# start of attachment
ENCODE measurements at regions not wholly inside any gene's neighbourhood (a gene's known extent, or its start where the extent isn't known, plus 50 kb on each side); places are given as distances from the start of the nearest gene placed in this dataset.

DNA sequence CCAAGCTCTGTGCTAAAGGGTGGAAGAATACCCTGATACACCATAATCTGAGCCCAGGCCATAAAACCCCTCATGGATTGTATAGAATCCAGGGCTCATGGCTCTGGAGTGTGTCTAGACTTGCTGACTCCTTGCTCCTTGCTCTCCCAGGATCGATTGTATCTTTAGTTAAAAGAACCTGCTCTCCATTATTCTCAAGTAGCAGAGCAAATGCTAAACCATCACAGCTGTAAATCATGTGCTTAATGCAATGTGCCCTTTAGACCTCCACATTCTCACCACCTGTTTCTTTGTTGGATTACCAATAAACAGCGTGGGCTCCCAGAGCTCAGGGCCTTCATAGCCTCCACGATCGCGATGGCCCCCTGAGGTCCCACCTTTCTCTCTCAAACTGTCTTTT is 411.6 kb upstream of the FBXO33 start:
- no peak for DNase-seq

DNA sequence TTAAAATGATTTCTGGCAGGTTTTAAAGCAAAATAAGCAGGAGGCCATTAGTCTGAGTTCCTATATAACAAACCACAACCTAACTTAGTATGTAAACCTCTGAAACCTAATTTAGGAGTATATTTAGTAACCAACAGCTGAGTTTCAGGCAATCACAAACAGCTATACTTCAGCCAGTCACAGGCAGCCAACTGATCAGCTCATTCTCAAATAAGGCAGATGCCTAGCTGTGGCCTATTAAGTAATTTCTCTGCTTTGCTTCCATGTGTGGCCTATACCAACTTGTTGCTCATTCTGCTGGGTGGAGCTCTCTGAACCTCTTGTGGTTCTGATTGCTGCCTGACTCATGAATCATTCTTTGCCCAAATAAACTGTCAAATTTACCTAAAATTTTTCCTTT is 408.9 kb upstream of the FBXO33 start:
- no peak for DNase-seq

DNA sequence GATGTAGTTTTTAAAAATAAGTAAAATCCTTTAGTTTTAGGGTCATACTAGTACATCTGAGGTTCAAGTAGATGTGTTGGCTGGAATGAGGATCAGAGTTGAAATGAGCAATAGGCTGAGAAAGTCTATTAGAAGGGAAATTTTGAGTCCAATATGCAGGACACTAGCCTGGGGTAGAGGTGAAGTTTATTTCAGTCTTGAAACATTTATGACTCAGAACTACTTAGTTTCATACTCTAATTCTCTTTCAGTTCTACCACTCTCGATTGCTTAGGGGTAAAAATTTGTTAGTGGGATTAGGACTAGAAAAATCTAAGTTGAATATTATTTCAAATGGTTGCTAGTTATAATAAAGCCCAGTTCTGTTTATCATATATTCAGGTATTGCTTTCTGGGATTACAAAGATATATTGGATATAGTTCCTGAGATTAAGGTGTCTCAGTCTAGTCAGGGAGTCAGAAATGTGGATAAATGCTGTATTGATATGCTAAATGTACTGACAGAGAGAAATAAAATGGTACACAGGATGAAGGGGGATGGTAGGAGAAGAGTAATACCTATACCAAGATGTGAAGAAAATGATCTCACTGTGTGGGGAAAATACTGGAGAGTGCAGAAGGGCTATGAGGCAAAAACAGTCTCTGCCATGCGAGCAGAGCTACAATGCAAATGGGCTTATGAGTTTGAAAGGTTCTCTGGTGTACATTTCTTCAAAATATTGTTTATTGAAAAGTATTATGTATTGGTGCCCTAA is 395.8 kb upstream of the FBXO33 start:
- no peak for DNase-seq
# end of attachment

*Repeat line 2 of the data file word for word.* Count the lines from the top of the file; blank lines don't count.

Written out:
DNA sequence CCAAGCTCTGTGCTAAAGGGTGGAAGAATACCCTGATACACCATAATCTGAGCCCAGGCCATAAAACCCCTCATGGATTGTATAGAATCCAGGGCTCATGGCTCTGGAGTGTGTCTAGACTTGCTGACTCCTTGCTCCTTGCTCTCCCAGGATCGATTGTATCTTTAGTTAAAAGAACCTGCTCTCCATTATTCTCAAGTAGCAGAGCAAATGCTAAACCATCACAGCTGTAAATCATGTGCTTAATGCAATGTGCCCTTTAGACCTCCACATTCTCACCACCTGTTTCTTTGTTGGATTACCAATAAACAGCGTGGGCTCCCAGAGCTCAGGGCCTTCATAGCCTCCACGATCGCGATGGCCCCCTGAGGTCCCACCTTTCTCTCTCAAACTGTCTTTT is 411.6 kb upstream of the FBXO33 start: